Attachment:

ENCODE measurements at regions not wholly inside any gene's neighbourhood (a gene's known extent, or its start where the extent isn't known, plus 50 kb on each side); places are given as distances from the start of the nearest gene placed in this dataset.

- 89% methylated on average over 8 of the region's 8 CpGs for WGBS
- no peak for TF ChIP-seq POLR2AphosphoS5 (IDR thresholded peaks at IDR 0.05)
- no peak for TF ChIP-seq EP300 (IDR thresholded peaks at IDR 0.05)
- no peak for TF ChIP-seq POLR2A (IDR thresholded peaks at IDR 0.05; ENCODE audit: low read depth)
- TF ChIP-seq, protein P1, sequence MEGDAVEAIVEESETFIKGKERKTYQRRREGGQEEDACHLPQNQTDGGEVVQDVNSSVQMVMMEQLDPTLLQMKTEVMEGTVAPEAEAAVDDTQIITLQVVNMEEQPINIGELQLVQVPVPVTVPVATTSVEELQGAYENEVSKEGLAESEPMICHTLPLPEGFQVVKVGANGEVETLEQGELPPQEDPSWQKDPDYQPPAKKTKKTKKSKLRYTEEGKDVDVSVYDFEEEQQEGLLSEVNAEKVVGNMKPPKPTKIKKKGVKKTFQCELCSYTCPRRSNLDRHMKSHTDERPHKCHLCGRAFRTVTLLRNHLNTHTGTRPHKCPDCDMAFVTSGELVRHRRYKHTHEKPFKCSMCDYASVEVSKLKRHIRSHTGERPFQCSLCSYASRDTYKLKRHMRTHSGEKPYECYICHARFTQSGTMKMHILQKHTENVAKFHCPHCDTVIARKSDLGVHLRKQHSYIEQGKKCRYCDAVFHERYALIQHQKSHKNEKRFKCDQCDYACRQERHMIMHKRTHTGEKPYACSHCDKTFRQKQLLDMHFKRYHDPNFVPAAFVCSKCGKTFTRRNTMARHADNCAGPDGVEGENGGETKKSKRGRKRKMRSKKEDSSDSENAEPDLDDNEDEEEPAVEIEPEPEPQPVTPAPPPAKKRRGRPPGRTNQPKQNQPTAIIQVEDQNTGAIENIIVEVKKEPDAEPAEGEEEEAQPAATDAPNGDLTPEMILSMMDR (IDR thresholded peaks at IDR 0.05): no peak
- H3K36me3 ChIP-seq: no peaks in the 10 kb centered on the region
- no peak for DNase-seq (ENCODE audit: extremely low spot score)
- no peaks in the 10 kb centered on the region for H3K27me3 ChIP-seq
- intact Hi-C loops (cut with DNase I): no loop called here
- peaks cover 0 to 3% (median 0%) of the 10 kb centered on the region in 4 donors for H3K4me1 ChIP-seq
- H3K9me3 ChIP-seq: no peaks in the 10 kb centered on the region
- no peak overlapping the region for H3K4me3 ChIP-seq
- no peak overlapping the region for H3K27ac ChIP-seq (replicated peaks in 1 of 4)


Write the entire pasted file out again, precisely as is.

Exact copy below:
ENCODE measurements at regions not wholly inside any gene's neighbourhood (a gene's known extent, or its start where the extent isn't known, plus 50 kb on each side); places are given as distances from the start of the nearest gene placed in this dataset.

- 89% methylated on average over 8 of the region's 8 CpGs for WGBS
- no peak for TF ChIP-seq POLR2AphosphoS5 (IDR thresholded peaks at IDR 0.05)
- no peak for TF ChIP-seq EP300 (IDR thresholded peaks at IDR 0.05)
- no peak for TF ChIP-seq POLR2A (IDR thresholded peaks at IDR 0.05; ENCODE audit: low read depth)
- TF ChIP-seq, protein P1, sequence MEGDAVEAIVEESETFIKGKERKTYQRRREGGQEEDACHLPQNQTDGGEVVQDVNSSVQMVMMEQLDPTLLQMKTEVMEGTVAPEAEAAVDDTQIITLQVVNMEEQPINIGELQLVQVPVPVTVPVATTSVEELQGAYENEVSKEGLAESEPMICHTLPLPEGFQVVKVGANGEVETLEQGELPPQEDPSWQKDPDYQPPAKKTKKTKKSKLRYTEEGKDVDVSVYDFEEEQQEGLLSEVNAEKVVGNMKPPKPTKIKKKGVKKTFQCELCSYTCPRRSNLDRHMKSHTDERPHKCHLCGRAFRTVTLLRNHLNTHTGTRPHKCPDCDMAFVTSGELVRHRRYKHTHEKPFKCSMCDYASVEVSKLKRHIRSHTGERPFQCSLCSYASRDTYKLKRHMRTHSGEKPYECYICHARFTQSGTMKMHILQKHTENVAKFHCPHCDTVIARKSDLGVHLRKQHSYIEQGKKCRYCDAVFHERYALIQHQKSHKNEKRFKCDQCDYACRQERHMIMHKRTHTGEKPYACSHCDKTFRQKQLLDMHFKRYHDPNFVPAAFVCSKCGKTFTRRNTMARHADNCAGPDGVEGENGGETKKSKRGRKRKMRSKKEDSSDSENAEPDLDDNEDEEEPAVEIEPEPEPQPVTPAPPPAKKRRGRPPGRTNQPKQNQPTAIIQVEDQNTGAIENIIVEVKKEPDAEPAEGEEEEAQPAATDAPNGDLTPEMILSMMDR (IDR thresholded peaks at IDR 0.05): no peak
- H3K36me3 ChIP-seq: no peaks in the 10 kb centered on the region
- no peak for DNase-seq (ENCODE audit: extremely low spot score)
- no peaks in the 10 kb centered on the region for H3K27me3 ChIP-seq
- intact Hi-C loops (cut with DNase I): no loop called here
- peaks cover 0 to 3% (median 0%) of the 10 kb centered on the region in 4 donors for H3K4me1 ChIP-seq
- H3K9me3 ChIP-seq: no peaks in the 10 kb centered on the region
- no peak overlapping the region for H3K4me3 ChIP-seq
- no peak overlapping the region for H3K27ac ChIP-seq (replicated peaks in 1 of 4)